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C.D. Warner, et al., comp.
The Library of the World’s Best Literature. An Anthology in Thirty Volumes. 1917.

Politian (1454–1494)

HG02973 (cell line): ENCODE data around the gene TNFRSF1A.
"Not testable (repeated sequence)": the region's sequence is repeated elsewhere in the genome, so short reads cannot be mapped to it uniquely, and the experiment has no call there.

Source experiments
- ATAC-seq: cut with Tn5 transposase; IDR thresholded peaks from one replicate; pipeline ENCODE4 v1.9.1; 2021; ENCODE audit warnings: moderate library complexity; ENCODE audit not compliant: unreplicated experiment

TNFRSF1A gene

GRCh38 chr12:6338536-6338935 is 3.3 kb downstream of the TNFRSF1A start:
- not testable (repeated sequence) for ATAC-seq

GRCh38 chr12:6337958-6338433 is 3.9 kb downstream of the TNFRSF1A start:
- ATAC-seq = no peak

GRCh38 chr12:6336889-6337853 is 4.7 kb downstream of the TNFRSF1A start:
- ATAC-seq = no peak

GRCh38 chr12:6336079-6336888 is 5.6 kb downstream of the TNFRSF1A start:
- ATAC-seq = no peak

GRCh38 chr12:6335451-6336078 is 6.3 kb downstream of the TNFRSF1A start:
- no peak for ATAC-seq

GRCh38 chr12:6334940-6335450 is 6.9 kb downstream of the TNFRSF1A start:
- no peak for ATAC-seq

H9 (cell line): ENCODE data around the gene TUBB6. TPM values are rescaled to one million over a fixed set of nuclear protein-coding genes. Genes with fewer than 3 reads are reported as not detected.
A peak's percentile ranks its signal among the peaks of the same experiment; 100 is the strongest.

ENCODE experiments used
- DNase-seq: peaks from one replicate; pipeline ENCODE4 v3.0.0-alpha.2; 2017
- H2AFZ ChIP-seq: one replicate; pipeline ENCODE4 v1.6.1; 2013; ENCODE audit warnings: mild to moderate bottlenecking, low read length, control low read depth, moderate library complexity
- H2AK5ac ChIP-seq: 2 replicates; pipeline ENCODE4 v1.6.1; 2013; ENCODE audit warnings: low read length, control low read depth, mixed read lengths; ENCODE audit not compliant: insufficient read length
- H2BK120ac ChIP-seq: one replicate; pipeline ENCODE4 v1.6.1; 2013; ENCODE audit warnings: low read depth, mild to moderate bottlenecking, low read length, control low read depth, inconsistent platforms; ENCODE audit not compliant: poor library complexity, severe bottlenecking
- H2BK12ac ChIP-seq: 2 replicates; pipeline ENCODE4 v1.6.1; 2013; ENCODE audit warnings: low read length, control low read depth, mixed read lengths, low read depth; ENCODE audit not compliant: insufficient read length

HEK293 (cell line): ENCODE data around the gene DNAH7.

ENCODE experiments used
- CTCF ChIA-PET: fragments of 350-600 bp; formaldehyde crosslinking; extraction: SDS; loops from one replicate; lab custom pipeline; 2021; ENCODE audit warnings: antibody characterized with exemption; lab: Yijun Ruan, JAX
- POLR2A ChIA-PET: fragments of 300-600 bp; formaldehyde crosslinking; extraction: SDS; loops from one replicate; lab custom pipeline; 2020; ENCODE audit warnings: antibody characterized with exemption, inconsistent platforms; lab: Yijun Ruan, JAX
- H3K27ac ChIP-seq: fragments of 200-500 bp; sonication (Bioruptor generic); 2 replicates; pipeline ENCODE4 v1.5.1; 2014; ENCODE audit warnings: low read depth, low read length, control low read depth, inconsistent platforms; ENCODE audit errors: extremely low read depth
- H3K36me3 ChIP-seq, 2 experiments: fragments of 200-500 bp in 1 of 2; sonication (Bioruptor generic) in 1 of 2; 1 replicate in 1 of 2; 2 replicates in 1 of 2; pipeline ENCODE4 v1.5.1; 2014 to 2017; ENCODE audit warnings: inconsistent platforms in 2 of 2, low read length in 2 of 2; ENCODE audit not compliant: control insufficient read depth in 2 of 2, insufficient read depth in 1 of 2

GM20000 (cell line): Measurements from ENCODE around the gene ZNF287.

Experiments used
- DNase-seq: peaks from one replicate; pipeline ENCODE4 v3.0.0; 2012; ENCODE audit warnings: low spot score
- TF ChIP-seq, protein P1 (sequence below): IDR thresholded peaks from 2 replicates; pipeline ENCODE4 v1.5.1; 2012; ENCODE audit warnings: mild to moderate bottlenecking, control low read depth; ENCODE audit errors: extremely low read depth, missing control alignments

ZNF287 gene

Politian (Angelo Ambrogini) (pō-lish’an). A celebrated Italian humanist; born at Montepulciano in Tuscany, July 1454; died at Florence, 1494. At fifteen he wrote epigrams in Latin, at seventeen in Greek, and at eighteen published an edition of Catullus. He was professor of Greek and Roman literature at Florence, 1480. His translations from Greek into Latin, especially that of the Iliad, were much admired by his contemporaries. Among the Greek works translated by him were those of Epictetus, Herodian, Hippocrates, and Galen, Plutarch’s ‘Eroticus,’ and Plato’s ‘Charmides.’ Among his original works are: ‘A Brief Account of the Conspiracy of the Pazzi’ (1478); ‘Miscellanea’ (1489), a collection of his essays in philology and criticism; several poems in elegant Latin, among them ‘Manto,’ in praise of Virgil; ‘Ambra,’ an idyllic sketch of Tuscan landscape; ‘The Countryman,’ celebrating the delights of rural life. He wrote in Italian the stanzas called ‘The Joust,’ on Giuliano de’ Medici’s victory in a tournament; and ‘Orpheus,’ a lyric drama.